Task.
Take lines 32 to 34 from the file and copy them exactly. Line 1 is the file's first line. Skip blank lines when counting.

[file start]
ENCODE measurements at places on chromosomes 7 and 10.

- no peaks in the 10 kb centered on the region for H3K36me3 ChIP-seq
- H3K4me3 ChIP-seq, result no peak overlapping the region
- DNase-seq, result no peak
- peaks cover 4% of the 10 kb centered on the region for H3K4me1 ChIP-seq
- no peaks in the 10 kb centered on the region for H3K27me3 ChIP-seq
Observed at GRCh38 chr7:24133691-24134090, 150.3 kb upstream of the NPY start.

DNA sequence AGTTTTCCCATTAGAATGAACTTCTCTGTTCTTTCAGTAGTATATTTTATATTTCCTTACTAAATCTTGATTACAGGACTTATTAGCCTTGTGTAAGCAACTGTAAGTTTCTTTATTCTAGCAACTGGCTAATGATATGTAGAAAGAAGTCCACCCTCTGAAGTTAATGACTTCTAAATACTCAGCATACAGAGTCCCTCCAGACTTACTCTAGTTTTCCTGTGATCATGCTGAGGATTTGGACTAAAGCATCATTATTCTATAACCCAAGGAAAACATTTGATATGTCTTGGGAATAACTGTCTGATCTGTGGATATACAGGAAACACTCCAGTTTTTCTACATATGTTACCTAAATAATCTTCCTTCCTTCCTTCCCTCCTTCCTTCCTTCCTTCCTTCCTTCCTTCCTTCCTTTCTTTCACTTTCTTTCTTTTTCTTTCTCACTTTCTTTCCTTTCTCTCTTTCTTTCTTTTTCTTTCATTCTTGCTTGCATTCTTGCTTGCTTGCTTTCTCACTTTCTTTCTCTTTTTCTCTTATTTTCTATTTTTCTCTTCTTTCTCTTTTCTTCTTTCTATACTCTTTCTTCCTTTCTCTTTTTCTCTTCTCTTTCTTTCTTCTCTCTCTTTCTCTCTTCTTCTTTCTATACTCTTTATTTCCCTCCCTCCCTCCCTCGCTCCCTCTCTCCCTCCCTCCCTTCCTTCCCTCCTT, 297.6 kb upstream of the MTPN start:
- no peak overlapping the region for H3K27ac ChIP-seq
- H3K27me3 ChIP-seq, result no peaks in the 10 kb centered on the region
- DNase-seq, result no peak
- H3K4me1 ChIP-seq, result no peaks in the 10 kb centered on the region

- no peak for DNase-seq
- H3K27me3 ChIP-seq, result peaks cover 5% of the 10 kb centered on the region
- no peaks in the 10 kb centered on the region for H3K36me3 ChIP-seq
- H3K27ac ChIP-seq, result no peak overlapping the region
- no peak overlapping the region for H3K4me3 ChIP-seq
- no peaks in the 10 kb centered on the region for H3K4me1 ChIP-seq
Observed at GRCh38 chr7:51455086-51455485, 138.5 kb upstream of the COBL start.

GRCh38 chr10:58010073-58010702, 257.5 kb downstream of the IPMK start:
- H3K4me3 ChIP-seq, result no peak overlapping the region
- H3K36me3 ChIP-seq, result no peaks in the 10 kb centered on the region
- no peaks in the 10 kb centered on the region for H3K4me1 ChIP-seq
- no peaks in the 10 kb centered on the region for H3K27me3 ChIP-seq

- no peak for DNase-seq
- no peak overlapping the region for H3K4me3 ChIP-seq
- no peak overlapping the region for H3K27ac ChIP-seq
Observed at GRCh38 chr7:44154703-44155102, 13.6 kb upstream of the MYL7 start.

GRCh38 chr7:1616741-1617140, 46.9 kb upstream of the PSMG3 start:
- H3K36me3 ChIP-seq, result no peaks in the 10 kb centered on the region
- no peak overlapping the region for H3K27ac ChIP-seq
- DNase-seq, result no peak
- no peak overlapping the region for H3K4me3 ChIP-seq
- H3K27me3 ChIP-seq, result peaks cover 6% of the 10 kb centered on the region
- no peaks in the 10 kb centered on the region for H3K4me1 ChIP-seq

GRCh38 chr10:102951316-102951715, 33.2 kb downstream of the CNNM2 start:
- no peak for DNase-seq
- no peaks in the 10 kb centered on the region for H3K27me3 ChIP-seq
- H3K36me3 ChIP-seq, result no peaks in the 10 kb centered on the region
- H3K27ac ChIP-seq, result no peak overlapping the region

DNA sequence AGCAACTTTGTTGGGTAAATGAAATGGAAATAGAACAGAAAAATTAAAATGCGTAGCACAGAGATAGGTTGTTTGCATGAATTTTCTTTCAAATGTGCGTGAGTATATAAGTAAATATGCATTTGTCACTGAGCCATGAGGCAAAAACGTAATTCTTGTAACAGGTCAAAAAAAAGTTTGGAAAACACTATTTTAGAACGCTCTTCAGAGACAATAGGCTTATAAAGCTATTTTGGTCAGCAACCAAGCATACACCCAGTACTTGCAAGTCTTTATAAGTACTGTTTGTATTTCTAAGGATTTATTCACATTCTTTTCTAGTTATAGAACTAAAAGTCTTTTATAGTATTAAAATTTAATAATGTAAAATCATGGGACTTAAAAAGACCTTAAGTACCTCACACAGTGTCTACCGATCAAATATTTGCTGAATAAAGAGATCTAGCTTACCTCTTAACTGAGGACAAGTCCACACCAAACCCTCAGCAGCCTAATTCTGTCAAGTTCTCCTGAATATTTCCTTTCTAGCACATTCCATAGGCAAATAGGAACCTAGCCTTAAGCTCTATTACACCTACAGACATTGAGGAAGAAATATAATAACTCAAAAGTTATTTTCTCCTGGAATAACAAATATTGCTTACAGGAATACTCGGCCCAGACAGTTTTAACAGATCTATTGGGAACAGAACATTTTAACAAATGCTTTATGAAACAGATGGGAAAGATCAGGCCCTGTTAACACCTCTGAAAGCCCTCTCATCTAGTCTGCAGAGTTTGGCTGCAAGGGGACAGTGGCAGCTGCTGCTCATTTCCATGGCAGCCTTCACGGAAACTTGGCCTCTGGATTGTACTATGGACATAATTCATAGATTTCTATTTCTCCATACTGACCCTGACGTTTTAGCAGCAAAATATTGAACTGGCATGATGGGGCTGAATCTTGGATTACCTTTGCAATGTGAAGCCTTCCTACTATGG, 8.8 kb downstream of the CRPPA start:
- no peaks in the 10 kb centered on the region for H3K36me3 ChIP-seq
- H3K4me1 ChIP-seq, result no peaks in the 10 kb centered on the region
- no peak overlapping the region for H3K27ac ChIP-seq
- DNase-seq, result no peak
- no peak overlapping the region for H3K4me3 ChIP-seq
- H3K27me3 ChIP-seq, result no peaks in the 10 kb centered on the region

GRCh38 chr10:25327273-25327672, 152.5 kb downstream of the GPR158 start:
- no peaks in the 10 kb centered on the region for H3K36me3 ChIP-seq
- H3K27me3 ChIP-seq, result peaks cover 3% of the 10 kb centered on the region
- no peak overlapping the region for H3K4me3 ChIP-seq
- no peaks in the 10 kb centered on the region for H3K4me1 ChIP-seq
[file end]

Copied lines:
- DNase-seq, result no peak
- no peak overlapping the region for H3K4me3 ChIP-seq
- H3K27me3 ChIP-seq, result peaks cover 6% of the 10 kb centered on the region